Saturday, January 11, 2014

Florence 19.12.2013 (3): Witch Candy and Cathedral Parades

Parade at Duomo, Evening of 19 December 2013

After the Uffizi, a walk to the Central Market, where we found a promising-looking trattoria, Trattoria Katti, in Via Faenza, a side street without any of the restaurants clearly intent on pulling in tourist trade. They had a nice-looking daily menu chalked on a blackboard outside, with reasonable prices, so we took a leap and went in, and were glad we did.

A small place with attractive stone walls and stenciling to produce a faded-mural look. We noticed we were the only non-Italians there, another promising sign. Steve had osso buco and potatoes al forno, and I took the two-course €14 daily special, choosing ribollita as the first course and pork scallops al funghi as the second.

Everything was delicious. Both the mushrooms we had last night on our pizza and those with the scallopini today were so flavorful that we wondered why porcini mushrooms in the U.S. never taste like this.

On to the market--a cacophony, especially in the section selling seafood, where men standing next to each other nevertheless carried on a conversation in stentorian booms that would easily have crossed a football field. Signs on the doors: No smoking. People everywhere inside lighting cigarettes right and left.

We find a series of display cases selling prepared dishes, where one of the men behind the counter commands us to try his olives, to eat some prosciutto. I eat an olive, pronounce it delicious, and am then commanded to take the prosciutto I had previously refused . . . having just eaten.

For our evening meal back in our rooms, we buy some zucchini stewed with peppers, marinated porcinis, grilled eggplant slices, the delicious olives we had just tasted, and we endure (or, in Steve's case, enjoy) the patter of the two men and woman behind the counter. One of the men tells us he knows Bill Clinton (our line when we're asked where we're from: Little Rock, Bill Clinton) and once ate a meal with him.

Two Frenchwomen at the counter buying sandwiches tell us they're teachers who have brought 200 French teens to the Uffizi. I tell them I think we encountered those teens when we were just at the Uffizi, and better them than me, looking after those young people with their wild energy.

Duomo, 19 December 2013
Then back to our rooms to put our feet up awhile, and out again later as dark approaches to go inside the Duomo, whose outside we'd appreciated earlier, and then to walk to the celebrated perfumery near Santa Maria Novella, the Farmacia di Santa Maria Novella.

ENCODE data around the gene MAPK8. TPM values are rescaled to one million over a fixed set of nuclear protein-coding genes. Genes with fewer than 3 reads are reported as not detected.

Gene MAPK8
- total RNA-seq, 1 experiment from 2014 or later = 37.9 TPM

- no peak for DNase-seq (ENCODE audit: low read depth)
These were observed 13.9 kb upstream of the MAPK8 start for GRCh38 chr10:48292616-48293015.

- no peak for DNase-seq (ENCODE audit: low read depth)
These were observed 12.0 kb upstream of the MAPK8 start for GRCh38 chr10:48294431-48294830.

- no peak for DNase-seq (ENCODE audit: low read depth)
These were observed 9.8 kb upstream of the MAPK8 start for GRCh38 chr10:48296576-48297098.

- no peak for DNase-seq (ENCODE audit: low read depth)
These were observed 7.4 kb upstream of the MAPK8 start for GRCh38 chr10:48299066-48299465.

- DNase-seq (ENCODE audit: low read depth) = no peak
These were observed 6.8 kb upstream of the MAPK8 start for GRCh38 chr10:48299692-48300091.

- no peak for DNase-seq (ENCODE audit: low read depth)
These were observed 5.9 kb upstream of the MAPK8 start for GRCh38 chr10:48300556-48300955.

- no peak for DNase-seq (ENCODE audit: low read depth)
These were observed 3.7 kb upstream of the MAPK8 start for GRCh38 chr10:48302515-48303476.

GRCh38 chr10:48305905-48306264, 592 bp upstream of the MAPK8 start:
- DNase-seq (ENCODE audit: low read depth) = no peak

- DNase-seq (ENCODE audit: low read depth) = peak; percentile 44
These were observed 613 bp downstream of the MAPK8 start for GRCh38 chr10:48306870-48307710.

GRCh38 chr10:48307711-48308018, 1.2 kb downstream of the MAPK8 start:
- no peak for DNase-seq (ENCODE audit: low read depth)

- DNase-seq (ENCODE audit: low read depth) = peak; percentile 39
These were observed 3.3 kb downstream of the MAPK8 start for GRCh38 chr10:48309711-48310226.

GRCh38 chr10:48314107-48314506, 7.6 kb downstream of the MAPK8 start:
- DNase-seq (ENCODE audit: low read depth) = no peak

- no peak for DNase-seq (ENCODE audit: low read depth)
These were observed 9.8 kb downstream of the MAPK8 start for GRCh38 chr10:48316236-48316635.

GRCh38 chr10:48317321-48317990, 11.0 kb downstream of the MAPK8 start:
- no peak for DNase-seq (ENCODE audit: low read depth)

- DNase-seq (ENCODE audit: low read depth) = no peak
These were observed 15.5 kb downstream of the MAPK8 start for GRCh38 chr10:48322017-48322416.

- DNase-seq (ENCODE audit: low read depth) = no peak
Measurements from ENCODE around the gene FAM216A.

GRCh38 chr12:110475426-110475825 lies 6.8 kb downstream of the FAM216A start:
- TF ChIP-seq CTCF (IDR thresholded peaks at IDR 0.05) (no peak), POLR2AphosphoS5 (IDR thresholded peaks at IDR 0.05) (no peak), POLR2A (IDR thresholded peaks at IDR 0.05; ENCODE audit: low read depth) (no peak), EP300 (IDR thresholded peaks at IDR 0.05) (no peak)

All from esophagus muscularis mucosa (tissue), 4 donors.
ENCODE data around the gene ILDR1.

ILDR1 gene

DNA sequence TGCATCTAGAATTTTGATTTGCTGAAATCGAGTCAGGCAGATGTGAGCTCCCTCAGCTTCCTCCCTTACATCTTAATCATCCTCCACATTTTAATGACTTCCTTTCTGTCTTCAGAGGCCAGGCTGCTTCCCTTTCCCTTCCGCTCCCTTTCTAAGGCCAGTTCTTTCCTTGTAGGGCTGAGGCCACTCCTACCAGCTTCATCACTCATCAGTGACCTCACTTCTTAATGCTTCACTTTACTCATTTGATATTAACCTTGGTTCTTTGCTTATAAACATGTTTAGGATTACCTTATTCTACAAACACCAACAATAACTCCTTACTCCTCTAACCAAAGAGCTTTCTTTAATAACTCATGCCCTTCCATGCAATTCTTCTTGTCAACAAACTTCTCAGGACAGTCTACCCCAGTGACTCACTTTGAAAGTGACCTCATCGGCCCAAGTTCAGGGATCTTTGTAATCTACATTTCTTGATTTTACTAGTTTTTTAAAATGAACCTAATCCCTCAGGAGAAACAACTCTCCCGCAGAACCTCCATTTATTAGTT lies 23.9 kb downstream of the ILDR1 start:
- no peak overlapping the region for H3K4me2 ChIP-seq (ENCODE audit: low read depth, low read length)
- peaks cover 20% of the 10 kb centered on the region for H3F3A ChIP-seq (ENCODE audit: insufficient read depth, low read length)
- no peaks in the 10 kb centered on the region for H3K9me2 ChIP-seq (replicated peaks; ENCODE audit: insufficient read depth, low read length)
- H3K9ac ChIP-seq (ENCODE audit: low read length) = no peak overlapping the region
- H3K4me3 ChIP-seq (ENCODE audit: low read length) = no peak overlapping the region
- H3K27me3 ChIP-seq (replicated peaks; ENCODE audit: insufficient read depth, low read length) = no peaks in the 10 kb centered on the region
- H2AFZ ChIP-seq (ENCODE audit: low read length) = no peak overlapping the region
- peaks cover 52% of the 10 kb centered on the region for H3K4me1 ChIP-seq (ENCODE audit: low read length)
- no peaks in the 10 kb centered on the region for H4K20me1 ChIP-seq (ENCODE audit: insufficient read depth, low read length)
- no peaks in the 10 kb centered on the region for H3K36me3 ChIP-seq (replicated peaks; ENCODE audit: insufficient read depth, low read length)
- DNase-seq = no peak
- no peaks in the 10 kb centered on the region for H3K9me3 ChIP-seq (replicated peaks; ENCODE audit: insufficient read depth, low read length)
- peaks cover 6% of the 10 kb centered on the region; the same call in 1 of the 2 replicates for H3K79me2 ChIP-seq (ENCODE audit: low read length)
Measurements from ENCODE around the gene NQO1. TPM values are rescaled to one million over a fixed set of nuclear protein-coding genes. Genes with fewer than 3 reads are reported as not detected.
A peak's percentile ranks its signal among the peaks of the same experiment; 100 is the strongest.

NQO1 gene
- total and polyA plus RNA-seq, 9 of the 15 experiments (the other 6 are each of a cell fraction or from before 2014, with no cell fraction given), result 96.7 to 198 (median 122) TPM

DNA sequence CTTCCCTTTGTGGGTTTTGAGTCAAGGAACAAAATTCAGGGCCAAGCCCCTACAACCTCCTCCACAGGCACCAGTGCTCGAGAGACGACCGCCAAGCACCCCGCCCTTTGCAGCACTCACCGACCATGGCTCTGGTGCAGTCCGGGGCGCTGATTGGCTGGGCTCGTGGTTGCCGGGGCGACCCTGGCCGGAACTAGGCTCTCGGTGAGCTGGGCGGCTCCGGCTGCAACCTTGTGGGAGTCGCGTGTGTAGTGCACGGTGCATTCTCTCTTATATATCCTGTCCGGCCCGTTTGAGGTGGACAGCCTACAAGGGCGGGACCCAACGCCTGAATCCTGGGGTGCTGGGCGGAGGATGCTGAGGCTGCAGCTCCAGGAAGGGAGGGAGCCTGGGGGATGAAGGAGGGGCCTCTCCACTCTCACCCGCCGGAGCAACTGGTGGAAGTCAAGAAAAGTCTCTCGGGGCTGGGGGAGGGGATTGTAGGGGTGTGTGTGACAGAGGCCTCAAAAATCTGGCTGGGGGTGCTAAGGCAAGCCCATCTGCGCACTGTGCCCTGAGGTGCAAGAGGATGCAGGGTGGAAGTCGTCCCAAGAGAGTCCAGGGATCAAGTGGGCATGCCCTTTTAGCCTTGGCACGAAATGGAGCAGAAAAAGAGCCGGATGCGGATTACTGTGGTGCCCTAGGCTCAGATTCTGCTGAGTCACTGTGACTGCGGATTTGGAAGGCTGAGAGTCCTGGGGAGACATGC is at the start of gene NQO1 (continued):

That place is, as guidebooks say, elegant. The rosewater is unlike any I've ever smelled, with its intense rose fragrance. But the prices are out of our league, so we look, smell, and then walk on, noticing a nice sweet shop, DolceForte, nearby that sells wonderful-looking candies, biscotti, panforte elegantly wrapped and in all sizes.

We buy some biscotti to nibble as we travel, and a small panforte for Mary. I spot a candy marked Magie di Strega and ask the woman (one of two) behind the counter, "Witch candy?"

She smiles and says yes, and I say, "Ah, for bad children." Her younger colleague appreciates my attempt at humor and laughs, but the older woman misses the joke and solemnly explains it's chocolate filled with liqueur.

The most eye-catching thing in the store is eye-catching candy in bright garish lacquered colors, formed into designs like flower petals, and marked Confetti.

Santa Maria Novella with Christmas Market, 19 Dec. 2013
We then walk back past Maria Novella, and see thousands of starlings swooping in a kaleidoscope of ever-shifting patterns over its roof, a beautiful sight as the sun sets. 

After this, a shared cup of hot chocolate and a panna cotta topped with chocolate sauce at a very nice little café on the corner of Via dei Banchi and Via del Giglio, where the sweet, solicitous waitress speaks not a word of English. I'm proud of our ability to order in our baby Italian, down to acqua frizzante.

As we walk home and reach the Duomo, a small parade is in progress--thrum, thrum, thrum go the drums, as men in uniforms similar to what you'd see in illustrations of Columbus and the Conquistadors march with crossbows and halberds. Some have on those peaked metal hats with feathers sticking out of them, and are clad in bright costumes slashed with complementary bright colors.

Parade at Duomo, 19 Dec. 2013
Oh. As we set our on our afternoon walk, we passed a tiny art studio with beautiful tiny lacquered and gilded paintings--churches, fish, landscapes--in the window. We walked in, and the artist, Daniela Meza Sigala, was there.

We talked awhile. I quite liked her. Steve bought for me a tiny journal with handmade rice paper and on its front a small acrylic of hers, a tiny impressionistic Tuscan landscape with the title "In Toscana," which I thought I'd frame as a remembrance of this trip and a day that began with prancing shouting little martinets and ended with starlings wheeling against a winter's evening sky over the church of Maria Novella. Madonna buona!

(But because it's more blessed to give than to receive, I think I'll bring it back as a Christmas present for my brother Philip, instead.)

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